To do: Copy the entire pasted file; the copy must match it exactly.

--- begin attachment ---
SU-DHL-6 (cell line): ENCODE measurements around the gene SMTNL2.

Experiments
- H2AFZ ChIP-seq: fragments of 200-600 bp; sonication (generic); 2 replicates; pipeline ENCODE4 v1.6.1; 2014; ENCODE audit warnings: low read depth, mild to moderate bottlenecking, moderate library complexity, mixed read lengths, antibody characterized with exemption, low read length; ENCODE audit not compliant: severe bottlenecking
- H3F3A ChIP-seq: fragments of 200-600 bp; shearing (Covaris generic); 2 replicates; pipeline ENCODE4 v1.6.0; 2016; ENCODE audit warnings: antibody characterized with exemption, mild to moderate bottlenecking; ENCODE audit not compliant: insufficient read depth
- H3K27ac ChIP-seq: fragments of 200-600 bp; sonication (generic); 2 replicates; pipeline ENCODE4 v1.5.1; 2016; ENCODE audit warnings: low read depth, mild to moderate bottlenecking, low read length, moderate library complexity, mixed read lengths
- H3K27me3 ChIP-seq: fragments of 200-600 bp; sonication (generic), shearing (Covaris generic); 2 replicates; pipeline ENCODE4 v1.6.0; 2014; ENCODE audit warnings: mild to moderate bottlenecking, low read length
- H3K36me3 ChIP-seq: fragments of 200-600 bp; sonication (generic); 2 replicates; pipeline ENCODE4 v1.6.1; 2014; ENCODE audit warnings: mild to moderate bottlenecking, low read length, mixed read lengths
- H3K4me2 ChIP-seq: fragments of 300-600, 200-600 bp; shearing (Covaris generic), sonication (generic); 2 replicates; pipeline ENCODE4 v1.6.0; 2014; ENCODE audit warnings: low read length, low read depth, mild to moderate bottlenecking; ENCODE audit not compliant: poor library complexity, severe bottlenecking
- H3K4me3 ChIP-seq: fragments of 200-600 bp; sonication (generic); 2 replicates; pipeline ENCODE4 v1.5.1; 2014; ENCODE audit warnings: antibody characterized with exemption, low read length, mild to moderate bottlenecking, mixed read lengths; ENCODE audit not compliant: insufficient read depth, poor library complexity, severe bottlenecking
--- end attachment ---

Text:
SU-DHL-6 (cell line): ENCODE measurements around the gene SMTNL2.

Experiments
- H2AFZ ChIP-seq: fragments of 200-600 bp; sonication (generic); 2 replicates; pipeline ENCODE4 v1.6.1; 2014; ENCODE audit warnings: low read depth, mild to moderate bottlenecking, moderate library complexity, mixed read lengths, antibody characterized with exemption, low read length; ENCODE audit not compliant: severe bottlenecking
- H3F3A ChIP-seq: fragments of 200-600 bp; shearing (Covaris generic); 2 replicates; pipeline ENCODE4 v1.6.0; 2016; ENCODE audit warnings: antibody characterized with exemption, mild to moderate bottlenecking; ENCODE audit not compliant: insufficient read depth
- H3K27ac ChIP-seq: fragments of 200-600 bp; sonication (generic); 2 replicates; pipeline ENCODE4 v1.5.1; 2016; ENCODE audit warnings: low read depth, mild to moderate bottlenecking, low read length, moderate library complexity, mixed read lengths
- H3K27me3 ChIP-seq: fragments of 200-600 bp; sonication (generic), shearing (Covaris generic); 2 replicates; pipeline ENCODE4 v1.6.0; 2014; ENCODE audit warnings: mild to moderate bottlenecking, low read length
- H3K36me3 ChIP-seq: fragments of 200-600 bp; sonication (generic); 2 replicates; pipeline ENCODE4 v1.6.1; 2014; ENCODE audit warnings: mild to moderate bottlenecking, low read length, mixed read lengths
- H3K4me2 ChIP-seq: fragments of 300-600, 200-600 bp; shearing (Covaris generic), sonication (generic); 2 replicates; pipeline ENCODE4 v1.6.0; 2014; ENCODE audit warnings: low read length, low read depth, mild to moderate bottlenecking; ENCODE audit not compliant: poor library complexity, severe bottlenecking
- H3K4me3 ChIP-seq: fragments of 200-600 bp; sonication (generic); 2 replicates; pipeline ENCODE4 v1.5.1; 2014; ENCODE audit warnings: antibody characterized with exemption, low read length, mild to moderate bottlenecking, mixed read lengths; ENCODE audit not compliant: insufficient read depth, poor library complexity, severe bottlenecking